“Predicting climate change impacts on the crop microbiome and cascading effects on ecosystem services delivery in agroecosystems” is a Horizon 2020 project which will start in April 2021.
Climate projections show that most of Europe will experience higher levels of warming than the global average. This is particularly worrisome in agroecosystems, where the accelerated pace of climate change and interactions with other direct drivers such as unsustainable land management, directly threatens food production in the context of a growing population.
Below ground soil biodiversity is crucial to maintaining ecosystem function as biodiversity shifts can affect ecosystem multifunctionality. There is great potential in harnessing microbial functions for improving sustainable agricultural production. Microorganisms can also modulate the resistance and resilience of crops to climate change.
Natural climate gradients and in-situ field manipulation experiments are two innovative ways to study the effects of climate change and on the crop-soil-microbiome system, and MICROSERVICES will adopt both approaches in a dual framework. Based on this dual framework, MICROSERVICES’ main goal is to improve the forecasting capacity of the cascading effects of climate change on crop-associated microbial diversity, crop-microbiome interactions, and the agricultural ecosystem services delivered by the microbiome, thereby contributing to a sustainable agriculture, impacting conservation and policy agendas, and raising public awareness of the importance of soil biodiversity for the planet. This goal will be achieved by using Earth Observation based on regional climate models, surveying wheat rhizosphere microbial diversity, crop-microbiome interactions, and ecosystem multifunctionality, establishing an in-situ field experiment to simulate drought condition, employing machine learning algorithms to find correlations and develop a predictive regression model, and promoting strong collaboration between research entities, agriculture stakeholders and policymakers.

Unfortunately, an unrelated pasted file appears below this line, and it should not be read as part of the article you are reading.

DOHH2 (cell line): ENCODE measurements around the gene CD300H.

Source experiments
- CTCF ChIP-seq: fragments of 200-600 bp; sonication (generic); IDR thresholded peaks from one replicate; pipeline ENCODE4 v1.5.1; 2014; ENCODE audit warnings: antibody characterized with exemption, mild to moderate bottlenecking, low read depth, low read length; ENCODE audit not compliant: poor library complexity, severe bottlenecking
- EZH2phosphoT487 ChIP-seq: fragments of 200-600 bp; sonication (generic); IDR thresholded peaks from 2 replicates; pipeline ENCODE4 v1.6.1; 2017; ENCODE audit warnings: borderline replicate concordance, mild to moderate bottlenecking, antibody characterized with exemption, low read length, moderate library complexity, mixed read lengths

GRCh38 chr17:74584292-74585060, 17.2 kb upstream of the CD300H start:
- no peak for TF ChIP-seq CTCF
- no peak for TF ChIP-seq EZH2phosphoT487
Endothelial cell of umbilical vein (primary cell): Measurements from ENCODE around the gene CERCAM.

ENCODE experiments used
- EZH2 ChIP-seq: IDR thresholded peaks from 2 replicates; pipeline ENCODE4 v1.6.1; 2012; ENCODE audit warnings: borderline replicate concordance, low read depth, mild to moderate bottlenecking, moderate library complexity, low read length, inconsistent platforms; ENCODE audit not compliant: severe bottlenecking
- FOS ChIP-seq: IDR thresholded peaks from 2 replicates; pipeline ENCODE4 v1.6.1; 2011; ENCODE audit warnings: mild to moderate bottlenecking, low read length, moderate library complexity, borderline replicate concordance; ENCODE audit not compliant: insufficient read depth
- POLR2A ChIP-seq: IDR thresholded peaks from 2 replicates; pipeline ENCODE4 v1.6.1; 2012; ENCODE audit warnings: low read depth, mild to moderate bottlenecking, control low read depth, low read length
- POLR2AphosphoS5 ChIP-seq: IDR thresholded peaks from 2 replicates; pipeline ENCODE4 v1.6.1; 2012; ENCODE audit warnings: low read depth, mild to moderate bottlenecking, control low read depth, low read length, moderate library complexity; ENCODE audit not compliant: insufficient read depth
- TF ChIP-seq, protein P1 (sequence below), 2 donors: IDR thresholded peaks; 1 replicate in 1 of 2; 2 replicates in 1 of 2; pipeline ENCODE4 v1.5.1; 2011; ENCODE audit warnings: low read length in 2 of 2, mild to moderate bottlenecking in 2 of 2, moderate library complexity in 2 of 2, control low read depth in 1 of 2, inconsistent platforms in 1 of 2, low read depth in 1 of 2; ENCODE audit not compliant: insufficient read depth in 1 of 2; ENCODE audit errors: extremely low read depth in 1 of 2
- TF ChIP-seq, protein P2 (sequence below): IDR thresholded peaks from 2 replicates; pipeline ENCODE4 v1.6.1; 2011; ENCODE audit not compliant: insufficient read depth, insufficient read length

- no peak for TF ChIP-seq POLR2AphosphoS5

MICROSERVICES will mainly focus on wheat cropping systems. Europe is the largest wheat producer accounting for nearly one third of the global wheat production and wheat cultivation is spread across most European biogeoclimatic regions. Wheat cultivation will face various challenges under future climatic conditions and climate resilience of many current wheat cultivars are reportedly declining. MICROSERVICES sees the need to assess region specific effects of climate change on biodiversity and ecosystem multifunctionality across Europe, since different biogeoclimatic regions will be affected differently.